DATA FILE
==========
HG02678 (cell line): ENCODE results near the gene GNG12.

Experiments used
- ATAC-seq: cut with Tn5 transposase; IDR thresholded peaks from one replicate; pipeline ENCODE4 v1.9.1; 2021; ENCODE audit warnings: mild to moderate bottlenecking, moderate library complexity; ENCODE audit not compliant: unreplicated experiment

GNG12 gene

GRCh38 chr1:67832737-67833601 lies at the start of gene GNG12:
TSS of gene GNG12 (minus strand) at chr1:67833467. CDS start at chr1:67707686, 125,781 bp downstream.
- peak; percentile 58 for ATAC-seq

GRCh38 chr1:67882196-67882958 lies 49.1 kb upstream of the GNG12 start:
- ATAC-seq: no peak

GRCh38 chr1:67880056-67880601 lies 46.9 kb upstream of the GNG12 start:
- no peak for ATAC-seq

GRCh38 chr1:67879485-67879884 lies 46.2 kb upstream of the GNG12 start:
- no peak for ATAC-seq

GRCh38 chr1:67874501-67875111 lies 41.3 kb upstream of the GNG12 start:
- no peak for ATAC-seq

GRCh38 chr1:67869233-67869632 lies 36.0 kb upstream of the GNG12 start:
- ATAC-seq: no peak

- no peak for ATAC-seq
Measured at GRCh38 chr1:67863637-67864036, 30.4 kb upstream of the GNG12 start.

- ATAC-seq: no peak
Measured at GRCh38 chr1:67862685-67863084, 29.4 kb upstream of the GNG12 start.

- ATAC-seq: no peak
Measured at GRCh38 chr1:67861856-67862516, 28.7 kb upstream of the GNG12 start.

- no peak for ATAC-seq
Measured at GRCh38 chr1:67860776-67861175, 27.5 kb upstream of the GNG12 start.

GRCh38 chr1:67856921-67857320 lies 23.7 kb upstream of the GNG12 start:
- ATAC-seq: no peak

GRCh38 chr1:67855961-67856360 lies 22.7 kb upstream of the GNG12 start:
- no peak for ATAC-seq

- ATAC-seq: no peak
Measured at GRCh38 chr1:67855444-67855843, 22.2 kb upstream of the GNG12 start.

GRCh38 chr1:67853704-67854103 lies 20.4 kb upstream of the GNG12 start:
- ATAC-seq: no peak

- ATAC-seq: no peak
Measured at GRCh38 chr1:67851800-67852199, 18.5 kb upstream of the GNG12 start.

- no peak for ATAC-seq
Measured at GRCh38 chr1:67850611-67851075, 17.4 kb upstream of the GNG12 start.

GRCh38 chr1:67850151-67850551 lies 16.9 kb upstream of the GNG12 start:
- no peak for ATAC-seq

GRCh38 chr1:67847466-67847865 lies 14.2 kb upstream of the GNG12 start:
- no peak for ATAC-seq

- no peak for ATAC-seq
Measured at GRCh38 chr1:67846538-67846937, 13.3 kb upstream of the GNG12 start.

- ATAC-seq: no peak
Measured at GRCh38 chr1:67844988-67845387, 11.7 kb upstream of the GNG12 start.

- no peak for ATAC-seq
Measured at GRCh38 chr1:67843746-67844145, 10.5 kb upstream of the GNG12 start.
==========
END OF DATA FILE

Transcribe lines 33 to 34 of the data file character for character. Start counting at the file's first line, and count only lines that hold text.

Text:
- ATAC-seq: no peak

- ATAC-seq: no peak